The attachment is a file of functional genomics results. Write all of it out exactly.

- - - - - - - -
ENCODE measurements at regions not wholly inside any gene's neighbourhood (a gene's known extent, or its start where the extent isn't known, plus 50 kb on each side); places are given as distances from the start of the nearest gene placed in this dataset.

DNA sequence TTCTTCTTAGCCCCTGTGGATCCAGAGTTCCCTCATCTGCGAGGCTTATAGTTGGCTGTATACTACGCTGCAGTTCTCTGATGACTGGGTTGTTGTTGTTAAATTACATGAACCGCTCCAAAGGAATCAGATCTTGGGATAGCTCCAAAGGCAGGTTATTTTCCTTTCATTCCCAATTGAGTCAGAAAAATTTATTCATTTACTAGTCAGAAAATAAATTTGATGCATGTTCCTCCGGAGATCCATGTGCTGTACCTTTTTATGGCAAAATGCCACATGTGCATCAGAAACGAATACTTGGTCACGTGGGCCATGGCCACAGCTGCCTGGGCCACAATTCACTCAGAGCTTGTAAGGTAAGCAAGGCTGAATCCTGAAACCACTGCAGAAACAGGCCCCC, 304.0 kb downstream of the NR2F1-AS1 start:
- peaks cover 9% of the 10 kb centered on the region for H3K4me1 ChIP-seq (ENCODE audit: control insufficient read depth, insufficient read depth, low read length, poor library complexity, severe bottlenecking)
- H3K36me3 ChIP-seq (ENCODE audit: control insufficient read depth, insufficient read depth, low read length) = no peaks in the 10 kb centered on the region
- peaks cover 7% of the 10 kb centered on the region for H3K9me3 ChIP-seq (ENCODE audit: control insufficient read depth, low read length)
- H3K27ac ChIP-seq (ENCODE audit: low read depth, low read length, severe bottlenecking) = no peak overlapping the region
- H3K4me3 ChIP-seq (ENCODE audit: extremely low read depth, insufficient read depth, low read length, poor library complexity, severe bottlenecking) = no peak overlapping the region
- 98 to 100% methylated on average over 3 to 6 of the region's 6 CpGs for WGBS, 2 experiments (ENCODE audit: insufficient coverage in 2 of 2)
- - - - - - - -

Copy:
ENCODE measurements at regions not wholly inside any gene's neighbourhood (a gene's known extent, or its start where the extent isn't known, plus 50 kb on each side); places are given as distances from the start of the nearest gene placed in this dataset.

DNA sequence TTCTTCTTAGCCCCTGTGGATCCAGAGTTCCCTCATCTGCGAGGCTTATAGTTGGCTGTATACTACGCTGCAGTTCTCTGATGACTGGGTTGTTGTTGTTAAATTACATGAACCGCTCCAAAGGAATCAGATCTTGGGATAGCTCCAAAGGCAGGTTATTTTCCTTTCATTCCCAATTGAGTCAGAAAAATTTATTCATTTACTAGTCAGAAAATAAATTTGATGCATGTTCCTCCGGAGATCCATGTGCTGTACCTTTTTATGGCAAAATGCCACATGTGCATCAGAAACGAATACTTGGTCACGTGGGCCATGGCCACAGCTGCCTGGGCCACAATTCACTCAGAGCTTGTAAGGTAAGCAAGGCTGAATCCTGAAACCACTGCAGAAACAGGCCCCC, 304.0 kb downstream of the NR2F1-AS1 start:
- peaks cover 9% of the 10 kb centered on the region for H3K4me1 ChIP-seq (ENCODE audit: control insufficient read depth, insufficient read depth, low read length, poor library complexity, severe bottlenecking)
- H3K36me3 ChIP-seq (ENCODE audit: control insufficient read depth, insufficient read depth, low read length) = no peaks in the 10 kb centered on the region
- peaks cover 7% of the 10 kb centered on the region for H3K9me3 ChIP-seq (ENCODE audit: control insufficient read depth, low read length)
- H3K27ac ChIP-seq (ENCODE audit: low read depth, low read length, severe bottlenecking) = no peak overlapping the region
- H3K4me3 ChIP-seq (ENCODE audit: extremely low read depth, insufficient read depth, low read length, poor library complexity, severe bottlenecking) = no peak overlapping the region
- 98 to 100% methylated on average over 3 to 6 of the region's 6 CpGs for WGBS, 2 experiments (ENCODE audit: insufficient coverage in 2 of 2)